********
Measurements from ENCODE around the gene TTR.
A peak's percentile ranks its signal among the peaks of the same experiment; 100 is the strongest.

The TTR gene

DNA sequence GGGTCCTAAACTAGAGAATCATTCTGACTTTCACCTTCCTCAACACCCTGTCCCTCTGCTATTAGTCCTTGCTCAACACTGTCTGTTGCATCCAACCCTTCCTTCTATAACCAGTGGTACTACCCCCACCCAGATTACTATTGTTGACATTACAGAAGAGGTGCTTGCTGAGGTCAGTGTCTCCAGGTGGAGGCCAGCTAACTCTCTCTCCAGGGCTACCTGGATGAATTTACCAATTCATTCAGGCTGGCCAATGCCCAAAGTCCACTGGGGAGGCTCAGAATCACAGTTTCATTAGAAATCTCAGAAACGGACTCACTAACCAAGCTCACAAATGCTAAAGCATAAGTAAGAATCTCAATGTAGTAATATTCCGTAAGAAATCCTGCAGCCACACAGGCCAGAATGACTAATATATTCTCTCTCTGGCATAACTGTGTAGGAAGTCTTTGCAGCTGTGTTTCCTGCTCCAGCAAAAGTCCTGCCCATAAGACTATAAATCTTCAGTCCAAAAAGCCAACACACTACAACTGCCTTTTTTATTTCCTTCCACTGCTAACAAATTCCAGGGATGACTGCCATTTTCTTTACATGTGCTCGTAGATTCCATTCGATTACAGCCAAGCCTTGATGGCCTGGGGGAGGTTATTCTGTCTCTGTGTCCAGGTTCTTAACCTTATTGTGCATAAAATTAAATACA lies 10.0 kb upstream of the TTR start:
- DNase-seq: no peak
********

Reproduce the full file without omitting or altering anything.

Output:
Measurements from ENCODE around the gene TTR.
A peak's percentile ranks its signal among the peaks of the same experiment; 100 is the strongest.

The TTR gene

DNA sequence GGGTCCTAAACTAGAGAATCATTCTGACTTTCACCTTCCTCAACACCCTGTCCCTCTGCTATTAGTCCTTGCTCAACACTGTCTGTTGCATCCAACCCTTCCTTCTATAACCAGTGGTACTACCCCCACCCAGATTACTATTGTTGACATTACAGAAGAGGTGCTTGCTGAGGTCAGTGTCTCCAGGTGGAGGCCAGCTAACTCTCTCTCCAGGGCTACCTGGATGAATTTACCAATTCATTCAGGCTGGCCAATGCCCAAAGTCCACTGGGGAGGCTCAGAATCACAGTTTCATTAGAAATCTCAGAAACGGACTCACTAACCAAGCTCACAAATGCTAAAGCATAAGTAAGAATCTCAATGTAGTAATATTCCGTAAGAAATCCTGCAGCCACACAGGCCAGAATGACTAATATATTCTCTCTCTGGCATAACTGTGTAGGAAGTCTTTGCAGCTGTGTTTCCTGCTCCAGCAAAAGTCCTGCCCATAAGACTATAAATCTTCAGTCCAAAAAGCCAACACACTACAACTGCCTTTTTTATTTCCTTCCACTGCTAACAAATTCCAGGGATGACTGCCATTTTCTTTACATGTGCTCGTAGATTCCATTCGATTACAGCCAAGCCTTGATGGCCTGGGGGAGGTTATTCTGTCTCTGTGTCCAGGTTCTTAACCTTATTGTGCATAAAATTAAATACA lies 10.0 kb upstream of the TTR start:
- DNase-seq: no peak